Chief Construction Adviser to UK Government

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The role of Chief Construction Adviser is a British civil service appointment. It was created by United Kingdom ministers in 2009 to provide cross-departmental coordination and leadership on UK construction industry policy.

History[edit]

The "creation of a post of Chief Construction Officer" was recommended by the House of Commons Business and Enterprise Select Committee in July 2008.[1] The UK government directly or indirectly provides around 40% of the construction industry's workload so its influence as a client is significant.

Paul Morrell was the first person appointed to this pan-departmental role, with a slightly revised title of 'chief construction adviser', in November 2009; the role was initially for two years, and Morrell was re-appointed for a further one-year term in October 2011.[2]

In July 2012, the name of Morrell's successor, Peter Hansford, was announced.[3] Hansford took up the role on 1 December 2012. On 2 July 2014, construction minister Michael Fallon announced that Hansford's term of office would be extended to November 2015.[4][5]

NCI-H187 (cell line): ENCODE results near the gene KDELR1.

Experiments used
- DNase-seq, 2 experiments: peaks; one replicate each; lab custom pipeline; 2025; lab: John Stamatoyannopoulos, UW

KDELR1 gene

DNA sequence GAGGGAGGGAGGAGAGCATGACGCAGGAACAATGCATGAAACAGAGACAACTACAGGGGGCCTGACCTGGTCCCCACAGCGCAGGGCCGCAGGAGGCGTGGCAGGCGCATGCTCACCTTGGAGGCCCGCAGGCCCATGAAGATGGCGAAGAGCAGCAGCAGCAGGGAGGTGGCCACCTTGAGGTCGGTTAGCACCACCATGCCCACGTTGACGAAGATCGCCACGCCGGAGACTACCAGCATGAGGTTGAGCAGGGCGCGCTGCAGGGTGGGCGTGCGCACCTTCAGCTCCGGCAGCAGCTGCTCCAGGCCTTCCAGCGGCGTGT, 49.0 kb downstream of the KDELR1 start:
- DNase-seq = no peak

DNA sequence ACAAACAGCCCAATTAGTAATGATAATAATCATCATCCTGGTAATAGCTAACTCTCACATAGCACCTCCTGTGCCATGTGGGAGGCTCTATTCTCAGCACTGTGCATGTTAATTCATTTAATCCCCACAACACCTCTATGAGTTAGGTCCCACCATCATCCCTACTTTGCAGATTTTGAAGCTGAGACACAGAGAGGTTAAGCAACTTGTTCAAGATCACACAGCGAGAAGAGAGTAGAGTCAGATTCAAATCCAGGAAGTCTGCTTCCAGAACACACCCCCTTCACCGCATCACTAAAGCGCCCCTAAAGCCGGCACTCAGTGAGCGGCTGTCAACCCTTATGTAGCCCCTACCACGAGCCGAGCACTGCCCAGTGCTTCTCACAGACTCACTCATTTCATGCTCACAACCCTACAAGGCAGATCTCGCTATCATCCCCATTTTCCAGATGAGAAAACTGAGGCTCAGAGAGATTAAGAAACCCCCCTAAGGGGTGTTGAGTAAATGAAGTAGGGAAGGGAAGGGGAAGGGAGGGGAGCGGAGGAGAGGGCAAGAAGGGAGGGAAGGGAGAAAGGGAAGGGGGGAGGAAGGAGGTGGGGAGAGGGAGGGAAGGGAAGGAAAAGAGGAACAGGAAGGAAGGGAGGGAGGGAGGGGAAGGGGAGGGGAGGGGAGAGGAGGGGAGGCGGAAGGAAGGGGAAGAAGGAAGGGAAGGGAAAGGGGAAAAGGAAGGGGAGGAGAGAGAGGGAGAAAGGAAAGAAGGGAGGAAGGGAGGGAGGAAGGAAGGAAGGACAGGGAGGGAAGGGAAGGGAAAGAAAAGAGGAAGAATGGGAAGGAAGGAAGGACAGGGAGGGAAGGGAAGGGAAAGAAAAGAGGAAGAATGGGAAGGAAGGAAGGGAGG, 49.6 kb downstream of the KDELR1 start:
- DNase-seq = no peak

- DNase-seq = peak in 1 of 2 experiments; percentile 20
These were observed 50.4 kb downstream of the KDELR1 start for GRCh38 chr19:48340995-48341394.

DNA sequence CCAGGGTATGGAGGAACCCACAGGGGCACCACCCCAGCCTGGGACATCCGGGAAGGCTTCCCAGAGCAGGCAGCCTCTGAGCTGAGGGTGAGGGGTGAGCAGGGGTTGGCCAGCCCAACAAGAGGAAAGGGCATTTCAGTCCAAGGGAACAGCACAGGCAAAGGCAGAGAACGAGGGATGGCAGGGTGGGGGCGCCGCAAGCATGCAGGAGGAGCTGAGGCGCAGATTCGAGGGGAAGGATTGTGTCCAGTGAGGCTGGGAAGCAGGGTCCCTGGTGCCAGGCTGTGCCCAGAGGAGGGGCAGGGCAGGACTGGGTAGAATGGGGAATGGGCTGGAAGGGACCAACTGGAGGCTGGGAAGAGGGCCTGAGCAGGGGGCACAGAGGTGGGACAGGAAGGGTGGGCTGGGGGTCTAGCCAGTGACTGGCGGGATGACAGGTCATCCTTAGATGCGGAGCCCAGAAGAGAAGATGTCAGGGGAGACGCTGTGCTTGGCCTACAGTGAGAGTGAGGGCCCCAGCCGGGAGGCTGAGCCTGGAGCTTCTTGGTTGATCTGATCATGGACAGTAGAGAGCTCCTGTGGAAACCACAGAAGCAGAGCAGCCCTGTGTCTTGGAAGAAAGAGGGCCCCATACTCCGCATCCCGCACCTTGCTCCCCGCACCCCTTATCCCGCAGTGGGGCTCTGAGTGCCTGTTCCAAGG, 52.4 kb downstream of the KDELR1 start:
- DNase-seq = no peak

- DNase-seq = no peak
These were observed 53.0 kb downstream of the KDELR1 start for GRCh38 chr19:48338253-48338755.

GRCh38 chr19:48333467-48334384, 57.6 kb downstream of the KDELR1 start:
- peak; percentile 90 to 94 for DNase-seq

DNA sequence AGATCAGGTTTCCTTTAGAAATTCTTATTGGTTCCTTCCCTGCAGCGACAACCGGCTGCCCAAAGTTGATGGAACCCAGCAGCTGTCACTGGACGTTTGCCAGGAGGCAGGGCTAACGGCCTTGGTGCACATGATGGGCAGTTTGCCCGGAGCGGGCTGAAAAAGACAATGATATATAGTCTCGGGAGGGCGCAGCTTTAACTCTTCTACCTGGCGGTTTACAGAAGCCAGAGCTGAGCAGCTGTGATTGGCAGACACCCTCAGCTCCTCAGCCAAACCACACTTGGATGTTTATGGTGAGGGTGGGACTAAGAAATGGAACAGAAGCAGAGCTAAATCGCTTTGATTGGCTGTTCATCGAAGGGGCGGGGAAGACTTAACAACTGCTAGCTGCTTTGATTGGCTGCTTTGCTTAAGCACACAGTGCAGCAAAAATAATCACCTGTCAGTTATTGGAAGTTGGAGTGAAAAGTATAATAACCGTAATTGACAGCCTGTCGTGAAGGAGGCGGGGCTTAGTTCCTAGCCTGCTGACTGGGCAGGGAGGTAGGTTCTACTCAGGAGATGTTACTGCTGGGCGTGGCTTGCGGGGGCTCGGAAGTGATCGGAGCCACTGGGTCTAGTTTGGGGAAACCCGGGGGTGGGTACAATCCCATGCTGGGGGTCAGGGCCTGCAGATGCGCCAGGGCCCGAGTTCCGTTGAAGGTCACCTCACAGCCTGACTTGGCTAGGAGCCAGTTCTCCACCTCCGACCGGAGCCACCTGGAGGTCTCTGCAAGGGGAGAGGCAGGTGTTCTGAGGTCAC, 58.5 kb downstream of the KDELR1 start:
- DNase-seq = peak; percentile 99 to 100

References[edit]

  1. ^ Construction Matters, Ninth Report of Session 2007–08 (accessed: 3 March 2012)
  2. ^ Paul Morrell has been re-appointed as the Government’s chief construction adviser by Business Minister Mark Prisk (accessed: 3 March 2012)
  3. ^ Department for Business, Innovation and Skills. "Government names new Chief Construction Adviser". Wiredgov.net. Retrieved 2 August 2012. 
  4. ^ Fitzpatrick, Tom (2 July 2014). "Peter Hansford to remain as construction adviser until November 2015". Construction News. Retrieved 2 July 2014. 
  5. ^ Hayman, Allister (2 July 2014). "Government hands Hansford an extra year in post". Building. Retrieved 2 July 2014.